BMW R1200GSA vs Moto Guzzi Stelvio NTX

Wednesday, 12 December 2012

We're heading south, but it's not getting any warmer. Metz to Dijon, France.


OK first up, let's talk about F1 budget motels. Yes, they are very cheap, and I can cope with the small room, very low quality furnishings, cigarette burn holes in the sheets, minimal facilities, and the less than desirable location if you are holidaying. No problems so far. What I can't cope with is, being a non smoker, having a room that reeks of cigarette smoke. Or the amount of noise that you hear from your room. The walls must be made of paper. The toilets are pretty ordinary as well, and I didn't even bother to check out the showers. After what Suzanne said about them (she just took a quick look) I'll wait til tonight for a shower thanks. So, sorry F1, ten out of ten for the idea, but only about a two for execution. 

It was time to hit the road and we finally made an early start. We were on the road by about 9.30 and the net told me the temperature was minus two degrees. That's OK because it warmed up to zero in no time. When does heading south start to get warmer?

I got a bit of a clue that it was cold because there was a good covering of snow on both sides of the road for as far as we could see. There were also visible patches of ice off to the side and in the centre of the road. I stuck in the wheel tracks  left by the trucks because the road was actually dry there.

We rode past one village, complete with church, that was set in the middle of farm fields. The whole scene was covered in snow and you couldn't make a prettier picture if you tried. That's the down side to travelling by bike. It's just too much trouble, and too damn cold to stop and take photos sometimes. I'm also under strict instructions from Suzanne that I'm not allowed to stop on the freeway to take photos any more. So, sorry, no photos.

We made good distance before our first stop and were on the bike for nearly two hours. I don't think I'll push it like that again because my thumbs felt like someone had hit them really hard with a hammer. It took a good two minutes to get the feeling back into them under the toilet hand dryer, but even then they were still sore. (it's 5.30 pm as I write this and they still hurt.) We had a good rest, a feed, and a warm up, then headed out again.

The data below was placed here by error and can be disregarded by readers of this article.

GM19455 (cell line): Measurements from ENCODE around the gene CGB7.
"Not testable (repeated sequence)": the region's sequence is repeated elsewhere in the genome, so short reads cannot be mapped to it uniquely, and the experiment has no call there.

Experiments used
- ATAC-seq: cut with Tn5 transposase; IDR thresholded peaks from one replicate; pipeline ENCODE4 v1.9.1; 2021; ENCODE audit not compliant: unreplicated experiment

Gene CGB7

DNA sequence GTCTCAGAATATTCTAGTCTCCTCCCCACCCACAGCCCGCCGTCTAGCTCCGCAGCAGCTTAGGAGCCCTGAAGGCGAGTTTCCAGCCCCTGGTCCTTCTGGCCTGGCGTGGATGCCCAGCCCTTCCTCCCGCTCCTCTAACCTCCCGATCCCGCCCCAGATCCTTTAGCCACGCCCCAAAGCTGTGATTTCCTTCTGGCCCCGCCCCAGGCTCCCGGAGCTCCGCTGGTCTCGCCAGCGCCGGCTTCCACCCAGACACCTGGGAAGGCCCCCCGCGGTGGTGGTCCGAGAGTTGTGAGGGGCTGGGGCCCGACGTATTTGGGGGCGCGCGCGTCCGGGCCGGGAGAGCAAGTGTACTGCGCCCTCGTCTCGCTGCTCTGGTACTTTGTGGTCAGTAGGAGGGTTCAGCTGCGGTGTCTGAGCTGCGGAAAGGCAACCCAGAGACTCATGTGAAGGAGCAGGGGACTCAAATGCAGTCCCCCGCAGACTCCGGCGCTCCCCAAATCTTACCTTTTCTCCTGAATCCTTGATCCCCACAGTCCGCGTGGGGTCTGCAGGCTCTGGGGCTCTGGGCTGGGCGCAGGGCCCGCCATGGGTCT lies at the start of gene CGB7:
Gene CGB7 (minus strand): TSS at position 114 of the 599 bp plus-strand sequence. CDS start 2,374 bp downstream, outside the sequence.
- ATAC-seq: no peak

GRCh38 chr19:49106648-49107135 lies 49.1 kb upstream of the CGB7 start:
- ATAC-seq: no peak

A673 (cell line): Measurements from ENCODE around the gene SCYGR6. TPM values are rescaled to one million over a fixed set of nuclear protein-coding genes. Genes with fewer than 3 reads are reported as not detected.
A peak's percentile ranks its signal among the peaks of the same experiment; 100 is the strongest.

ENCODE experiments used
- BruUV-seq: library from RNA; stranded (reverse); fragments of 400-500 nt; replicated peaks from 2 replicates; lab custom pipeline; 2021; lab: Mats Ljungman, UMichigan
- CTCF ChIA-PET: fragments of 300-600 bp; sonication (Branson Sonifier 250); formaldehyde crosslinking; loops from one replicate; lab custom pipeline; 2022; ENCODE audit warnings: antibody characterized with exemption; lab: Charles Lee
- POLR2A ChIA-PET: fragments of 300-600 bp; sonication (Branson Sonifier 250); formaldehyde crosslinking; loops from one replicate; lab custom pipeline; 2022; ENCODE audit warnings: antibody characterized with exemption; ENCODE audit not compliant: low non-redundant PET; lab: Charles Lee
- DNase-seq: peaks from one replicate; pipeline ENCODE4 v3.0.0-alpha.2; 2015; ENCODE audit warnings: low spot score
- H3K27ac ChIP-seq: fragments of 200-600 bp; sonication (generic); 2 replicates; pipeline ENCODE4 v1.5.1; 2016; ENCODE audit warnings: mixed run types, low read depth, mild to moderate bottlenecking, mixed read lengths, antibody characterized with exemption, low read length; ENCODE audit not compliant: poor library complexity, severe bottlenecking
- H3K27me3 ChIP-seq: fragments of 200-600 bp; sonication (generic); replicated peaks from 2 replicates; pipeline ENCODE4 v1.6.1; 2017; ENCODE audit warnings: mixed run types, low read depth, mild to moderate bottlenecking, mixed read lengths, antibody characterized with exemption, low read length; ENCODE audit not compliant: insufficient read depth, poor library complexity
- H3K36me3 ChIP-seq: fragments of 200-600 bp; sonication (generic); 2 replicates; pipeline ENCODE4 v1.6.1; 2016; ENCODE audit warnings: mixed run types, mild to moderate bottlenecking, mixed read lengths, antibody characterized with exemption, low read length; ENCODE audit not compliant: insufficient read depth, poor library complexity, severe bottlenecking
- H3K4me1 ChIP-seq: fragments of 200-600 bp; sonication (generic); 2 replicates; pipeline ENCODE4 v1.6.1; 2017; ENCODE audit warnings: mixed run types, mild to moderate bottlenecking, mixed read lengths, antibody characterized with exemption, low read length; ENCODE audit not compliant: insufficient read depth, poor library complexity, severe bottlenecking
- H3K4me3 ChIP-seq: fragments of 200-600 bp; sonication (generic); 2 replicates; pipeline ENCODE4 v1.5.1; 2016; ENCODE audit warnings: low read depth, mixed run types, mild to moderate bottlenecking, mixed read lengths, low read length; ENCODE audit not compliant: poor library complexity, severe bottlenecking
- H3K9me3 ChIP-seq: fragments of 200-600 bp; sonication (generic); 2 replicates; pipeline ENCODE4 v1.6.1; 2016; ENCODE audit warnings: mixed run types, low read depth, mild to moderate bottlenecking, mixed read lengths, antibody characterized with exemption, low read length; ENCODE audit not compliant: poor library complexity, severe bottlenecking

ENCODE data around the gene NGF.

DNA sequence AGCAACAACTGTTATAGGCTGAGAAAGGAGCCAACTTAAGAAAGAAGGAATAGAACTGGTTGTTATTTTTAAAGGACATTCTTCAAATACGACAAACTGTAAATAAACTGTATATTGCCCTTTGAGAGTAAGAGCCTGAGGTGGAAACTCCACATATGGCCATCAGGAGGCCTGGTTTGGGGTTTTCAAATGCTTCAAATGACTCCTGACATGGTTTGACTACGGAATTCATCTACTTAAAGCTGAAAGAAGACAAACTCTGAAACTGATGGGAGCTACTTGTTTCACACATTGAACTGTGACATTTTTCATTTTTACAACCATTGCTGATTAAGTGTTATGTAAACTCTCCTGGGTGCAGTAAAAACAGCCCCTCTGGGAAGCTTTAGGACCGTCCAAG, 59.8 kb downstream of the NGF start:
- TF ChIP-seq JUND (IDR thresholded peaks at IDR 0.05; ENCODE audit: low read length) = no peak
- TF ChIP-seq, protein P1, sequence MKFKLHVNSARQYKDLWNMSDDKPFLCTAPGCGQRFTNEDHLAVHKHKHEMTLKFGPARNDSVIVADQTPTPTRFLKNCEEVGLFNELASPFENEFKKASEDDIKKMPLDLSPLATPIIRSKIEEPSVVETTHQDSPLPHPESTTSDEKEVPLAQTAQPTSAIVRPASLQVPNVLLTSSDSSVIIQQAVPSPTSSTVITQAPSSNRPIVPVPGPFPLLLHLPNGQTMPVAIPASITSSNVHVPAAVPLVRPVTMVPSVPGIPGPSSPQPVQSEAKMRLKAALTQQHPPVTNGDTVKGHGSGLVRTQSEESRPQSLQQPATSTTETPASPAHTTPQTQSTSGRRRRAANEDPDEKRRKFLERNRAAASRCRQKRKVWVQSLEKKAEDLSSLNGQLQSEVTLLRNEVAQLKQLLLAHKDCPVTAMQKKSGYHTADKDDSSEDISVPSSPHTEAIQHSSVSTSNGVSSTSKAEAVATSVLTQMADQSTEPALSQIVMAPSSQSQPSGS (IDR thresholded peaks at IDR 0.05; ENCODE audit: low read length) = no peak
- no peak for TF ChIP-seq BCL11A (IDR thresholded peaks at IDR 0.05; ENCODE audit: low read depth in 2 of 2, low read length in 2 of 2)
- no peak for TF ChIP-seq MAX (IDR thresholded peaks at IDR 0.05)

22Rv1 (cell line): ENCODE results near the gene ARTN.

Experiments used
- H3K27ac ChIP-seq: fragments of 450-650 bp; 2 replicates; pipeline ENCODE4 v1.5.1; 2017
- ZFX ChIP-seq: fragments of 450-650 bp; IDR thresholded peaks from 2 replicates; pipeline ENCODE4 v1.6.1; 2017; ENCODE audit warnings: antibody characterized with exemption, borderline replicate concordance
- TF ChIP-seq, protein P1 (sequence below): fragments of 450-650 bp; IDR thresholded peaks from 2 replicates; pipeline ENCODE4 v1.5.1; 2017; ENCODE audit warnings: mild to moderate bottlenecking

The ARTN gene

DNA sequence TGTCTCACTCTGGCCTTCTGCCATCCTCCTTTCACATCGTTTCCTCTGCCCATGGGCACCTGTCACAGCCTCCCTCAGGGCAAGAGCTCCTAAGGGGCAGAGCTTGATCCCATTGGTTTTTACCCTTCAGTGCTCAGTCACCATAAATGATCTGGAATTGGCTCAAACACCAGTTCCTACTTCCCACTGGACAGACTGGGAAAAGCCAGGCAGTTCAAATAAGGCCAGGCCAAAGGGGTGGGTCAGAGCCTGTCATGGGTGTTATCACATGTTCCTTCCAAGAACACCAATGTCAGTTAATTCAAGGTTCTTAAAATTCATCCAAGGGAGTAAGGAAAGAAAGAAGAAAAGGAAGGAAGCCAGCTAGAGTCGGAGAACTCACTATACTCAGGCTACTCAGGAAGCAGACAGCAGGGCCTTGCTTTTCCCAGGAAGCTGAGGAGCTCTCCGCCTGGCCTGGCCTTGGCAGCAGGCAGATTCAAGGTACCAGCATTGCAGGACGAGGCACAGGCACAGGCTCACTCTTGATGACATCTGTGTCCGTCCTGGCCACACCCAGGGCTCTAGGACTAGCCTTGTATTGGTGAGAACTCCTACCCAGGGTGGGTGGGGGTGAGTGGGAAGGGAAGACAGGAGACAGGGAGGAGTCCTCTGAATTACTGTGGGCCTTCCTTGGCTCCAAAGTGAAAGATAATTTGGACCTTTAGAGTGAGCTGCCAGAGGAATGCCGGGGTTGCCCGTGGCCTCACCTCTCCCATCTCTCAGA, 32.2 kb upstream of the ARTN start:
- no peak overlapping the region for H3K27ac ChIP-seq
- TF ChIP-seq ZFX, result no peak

We rode for exactly one hour to our next stop. It was surreal to be riding in brilliant sunshine under a bright blue sky, on a wet road, with snow covering the ground for miles either side. The coverage was heaver here as well. If it was on hills I'm sure you could ski on it.

We struck gold at the next stop. A larger radiator (heater). We laid all our gloves and balaclavas on top of it. Then we took our boots off, positioned our chairs carefully, and placed our feet against the radiator while we drank our tea and coffee.

Toasty warm toes courtesy of a large radiator.

It was heaven. I think we stayed there for about an hour. Then it was back outside into the cold.

A quick half hour ride and we were in Dijon sat outside our chosen hotel. Oh boy, talk about going from one extreme to the other. 

The interior court yard of the Wilson Hotel.

Our iron horse gets tucked up in it's
nice, warm stable for the night.

The Wilson Hotel is a converted 17th Century "Coaching Inn" right in the middle of town. It is very plush, and our room is spacious and extremely comfortable. Our bike had it's own stable, and the bathroom lived up to it's name, by actually having a bath in it. After 280 km of zero and one degree riding I thought Suzanne deserved at least that. 

She puts up with a lot. 

Every day.

Tomorrow we'll have a look around town. We might have to leave the bike in the stable though as we may be tempted to partake of some wine tasting. After all, we've just ridden through the Champagne district, and are now in the Burgundy district. I think it has to be done.

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